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Timber Standards & CE Marking

Timber and timber-based products are commonly specified as meeting a particular British (BS) or European (EN) Standard, and in general this can be done without any certification or independent testing. The standard simply provides a shorthand way of claiming that certain specifications are met, while encouraging manufacturers to adhere to a common method for such a specification. Standards are designed for voluntary use and do not impose any regulations. However, laws and regulations may refer to certain standards and make compliance with them compulsory.

Responsible suppliers should always investigate whether a published standard exists for the product type and, if so, why would they choose not to meet the requirements of that standard?

There is normally one standard setting out the main requirements for a particular type of product and, where necessary, this will point users towards other applicable documents, such as test and measurement standards and reference documents such as Design guides or Codes of Practice.

Members can download the latest TTF Guide to Timber Standards which provides brief information about the primary standards related to timber products including Harmonised European Standards for CE Marking and their main supporting documents.

For information on the move to Eurocode 5 for the design of timber structures please click here.

In addition to product standards, a suite of new European Standards is being developed for assessing the sustainability of construction products and the built environment. this is being undertaken by the CEN Technical Committee for the sustainability of construction works (CEN TC 350).

The European Standard EN 15804, for example, will provide the core set of Product Category Rules for the Europe-wide generation of Environmental Product Declarations (EPDs) for construction products. EPDs are an important source of published information on the environmental impacts of individual construction materials. Click here for more details on Sustainable Construction.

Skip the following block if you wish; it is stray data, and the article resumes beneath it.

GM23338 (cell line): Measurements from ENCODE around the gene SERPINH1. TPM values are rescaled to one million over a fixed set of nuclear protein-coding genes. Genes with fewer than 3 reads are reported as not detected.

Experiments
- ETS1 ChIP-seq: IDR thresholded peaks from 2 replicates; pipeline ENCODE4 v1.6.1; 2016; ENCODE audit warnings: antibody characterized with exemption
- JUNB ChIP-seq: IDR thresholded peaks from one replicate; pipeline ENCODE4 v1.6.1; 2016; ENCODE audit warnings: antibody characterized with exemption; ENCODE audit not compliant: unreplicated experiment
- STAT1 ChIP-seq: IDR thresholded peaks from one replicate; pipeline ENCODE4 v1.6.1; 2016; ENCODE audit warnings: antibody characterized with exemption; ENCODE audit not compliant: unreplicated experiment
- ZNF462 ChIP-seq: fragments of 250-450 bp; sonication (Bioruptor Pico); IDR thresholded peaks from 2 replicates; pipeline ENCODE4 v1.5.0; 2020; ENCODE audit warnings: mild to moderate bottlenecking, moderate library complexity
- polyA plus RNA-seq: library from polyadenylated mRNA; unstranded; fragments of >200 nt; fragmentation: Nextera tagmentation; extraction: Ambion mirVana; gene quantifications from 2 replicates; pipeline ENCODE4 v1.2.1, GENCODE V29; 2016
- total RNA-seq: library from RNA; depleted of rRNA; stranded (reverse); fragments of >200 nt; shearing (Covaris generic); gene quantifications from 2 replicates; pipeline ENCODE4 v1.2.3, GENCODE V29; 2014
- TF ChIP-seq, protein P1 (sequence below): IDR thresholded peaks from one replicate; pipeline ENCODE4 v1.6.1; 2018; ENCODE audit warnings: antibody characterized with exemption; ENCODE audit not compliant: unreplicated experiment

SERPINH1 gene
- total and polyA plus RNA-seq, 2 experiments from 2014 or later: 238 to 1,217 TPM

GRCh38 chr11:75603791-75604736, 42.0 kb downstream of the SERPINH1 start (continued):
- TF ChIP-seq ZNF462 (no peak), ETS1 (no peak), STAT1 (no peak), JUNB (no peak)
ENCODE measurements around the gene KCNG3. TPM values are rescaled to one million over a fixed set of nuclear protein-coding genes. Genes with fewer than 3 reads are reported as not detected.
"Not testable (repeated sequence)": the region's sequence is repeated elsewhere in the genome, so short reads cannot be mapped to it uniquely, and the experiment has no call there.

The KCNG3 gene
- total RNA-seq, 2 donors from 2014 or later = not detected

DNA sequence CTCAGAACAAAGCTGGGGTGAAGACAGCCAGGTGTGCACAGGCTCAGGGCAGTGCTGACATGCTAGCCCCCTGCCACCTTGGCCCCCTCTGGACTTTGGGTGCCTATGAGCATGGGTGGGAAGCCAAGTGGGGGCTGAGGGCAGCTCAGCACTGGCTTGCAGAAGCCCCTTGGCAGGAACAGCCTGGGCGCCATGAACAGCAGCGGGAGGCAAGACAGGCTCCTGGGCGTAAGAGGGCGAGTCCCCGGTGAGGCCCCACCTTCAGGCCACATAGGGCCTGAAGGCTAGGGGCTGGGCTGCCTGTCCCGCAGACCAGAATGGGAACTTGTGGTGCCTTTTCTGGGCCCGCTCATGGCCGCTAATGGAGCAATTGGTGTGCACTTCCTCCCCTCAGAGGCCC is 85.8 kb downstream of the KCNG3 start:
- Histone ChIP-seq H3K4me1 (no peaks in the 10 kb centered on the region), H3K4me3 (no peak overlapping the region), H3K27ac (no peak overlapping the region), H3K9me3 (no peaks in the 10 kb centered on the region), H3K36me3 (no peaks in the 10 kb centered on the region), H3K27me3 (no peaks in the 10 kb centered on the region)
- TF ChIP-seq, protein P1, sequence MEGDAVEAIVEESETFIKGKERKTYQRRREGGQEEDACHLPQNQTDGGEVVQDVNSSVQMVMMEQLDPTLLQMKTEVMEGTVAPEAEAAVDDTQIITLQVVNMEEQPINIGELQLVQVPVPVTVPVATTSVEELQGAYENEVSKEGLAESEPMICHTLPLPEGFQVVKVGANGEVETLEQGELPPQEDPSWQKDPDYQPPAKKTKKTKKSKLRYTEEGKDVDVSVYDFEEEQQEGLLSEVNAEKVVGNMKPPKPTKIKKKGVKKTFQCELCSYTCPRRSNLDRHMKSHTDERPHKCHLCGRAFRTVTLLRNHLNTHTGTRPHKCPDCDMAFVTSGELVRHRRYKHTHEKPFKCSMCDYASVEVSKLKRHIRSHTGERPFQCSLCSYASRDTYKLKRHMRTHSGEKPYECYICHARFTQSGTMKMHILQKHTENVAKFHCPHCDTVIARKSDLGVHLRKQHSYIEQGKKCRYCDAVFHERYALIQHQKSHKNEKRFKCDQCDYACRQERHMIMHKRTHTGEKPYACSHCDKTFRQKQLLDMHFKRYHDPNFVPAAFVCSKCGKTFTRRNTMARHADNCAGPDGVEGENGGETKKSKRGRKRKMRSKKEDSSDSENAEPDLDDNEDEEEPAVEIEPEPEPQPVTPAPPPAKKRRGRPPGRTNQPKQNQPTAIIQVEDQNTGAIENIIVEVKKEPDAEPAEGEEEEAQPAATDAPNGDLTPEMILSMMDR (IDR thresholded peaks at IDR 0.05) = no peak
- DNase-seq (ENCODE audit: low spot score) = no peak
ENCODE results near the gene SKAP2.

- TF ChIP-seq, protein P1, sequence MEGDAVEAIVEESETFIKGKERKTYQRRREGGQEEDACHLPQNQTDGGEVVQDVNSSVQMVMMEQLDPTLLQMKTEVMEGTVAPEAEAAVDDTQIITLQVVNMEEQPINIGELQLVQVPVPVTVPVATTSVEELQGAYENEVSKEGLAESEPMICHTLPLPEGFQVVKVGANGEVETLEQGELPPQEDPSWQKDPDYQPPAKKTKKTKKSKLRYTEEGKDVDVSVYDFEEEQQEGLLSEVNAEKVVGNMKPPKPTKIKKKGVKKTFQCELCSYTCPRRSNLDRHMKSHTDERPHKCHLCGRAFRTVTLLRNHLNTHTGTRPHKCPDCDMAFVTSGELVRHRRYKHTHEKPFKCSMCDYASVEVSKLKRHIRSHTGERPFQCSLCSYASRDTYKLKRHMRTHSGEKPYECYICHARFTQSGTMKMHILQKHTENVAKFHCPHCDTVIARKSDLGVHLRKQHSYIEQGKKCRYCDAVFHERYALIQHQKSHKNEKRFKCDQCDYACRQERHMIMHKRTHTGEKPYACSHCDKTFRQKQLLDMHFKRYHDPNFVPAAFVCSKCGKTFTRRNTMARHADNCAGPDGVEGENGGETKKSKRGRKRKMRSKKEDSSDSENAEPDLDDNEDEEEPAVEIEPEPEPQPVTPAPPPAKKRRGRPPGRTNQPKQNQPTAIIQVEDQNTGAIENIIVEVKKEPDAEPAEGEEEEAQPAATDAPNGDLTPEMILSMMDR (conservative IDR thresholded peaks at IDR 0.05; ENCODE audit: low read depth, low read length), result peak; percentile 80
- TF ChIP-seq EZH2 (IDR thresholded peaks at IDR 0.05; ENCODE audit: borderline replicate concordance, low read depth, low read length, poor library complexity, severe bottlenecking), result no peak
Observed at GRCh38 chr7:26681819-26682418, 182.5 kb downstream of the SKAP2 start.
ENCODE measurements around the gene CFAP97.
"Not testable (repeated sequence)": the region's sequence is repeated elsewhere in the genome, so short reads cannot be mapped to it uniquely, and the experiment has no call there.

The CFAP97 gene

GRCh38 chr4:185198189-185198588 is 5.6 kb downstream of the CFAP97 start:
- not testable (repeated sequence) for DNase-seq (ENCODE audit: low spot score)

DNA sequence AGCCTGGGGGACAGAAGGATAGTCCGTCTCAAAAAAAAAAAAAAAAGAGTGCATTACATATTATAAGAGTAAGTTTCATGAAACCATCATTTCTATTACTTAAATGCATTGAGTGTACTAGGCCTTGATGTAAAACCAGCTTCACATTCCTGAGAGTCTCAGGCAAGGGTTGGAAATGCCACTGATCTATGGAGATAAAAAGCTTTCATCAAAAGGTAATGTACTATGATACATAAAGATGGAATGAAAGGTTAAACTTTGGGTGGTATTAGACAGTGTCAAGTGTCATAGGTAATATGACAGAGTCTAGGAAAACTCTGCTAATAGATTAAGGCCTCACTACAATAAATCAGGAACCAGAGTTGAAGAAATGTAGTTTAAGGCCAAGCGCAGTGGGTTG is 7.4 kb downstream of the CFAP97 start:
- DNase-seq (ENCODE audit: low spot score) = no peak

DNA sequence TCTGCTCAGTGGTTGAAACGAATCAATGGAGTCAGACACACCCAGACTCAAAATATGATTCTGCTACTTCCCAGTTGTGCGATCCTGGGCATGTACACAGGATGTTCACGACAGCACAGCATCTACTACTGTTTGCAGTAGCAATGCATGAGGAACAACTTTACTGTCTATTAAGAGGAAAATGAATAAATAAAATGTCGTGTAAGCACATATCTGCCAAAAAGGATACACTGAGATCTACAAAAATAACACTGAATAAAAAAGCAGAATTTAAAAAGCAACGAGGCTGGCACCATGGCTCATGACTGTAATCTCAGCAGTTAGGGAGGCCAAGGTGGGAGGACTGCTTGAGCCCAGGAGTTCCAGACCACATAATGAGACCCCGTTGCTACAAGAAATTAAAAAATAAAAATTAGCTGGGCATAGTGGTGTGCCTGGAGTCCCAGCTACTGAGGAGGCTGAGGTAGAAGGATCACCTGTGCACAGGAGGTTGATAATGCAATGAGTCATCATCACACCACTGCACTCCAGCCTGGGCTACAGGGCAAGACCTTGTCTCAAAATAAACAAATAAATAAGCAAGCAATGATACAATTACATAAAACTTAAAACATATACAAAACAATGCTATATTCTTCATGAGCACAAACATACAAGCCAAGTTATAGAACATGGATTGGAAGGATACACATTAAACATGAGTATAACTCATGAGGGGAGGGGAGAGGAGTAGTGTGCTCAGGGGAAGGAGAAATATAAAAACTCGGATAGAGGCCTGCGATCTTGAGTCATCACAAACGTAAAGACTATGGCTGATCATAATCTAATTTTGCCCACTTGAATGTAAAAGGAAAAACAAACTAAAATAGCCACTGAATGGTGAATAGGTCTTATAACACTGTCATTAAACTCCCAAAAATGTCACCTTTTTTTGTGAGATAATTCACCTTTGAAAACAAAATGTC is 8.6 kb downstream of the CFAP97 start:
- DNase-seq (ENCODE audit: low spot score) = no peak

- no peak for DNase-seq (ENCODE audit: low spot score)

CE Marking and the Construction Products Regulation (CPR)

Compliance with the forthcoming Construction Products Regulation (including CE marking) will become mandatory on certain wood and wood-based construction products in the UK from July 2013.

For FAQs on CPR Click Here

It will be compulsory to comply with the CPR and CE Mark products arriving in the European Union or manufactured in the EU after that date. A number of other responsibilities will be imposed on the supply chain, principally to ensure CE information is passed down the chain. Specific guidance for Manufacturers, Importers, and Distributors of timber products can be downloaded by TTF Members here - CE Marking Guidance for Distributors, Importers, and Manufacturers.

In terms of product range, the CPR only applies to specific product groups intended for Construction for which a current European Harmonised Standard (hEN) exists - see list below and TTF Guides to Standards:

 

CE Marking Available No CE Marking Available

EN 14081-1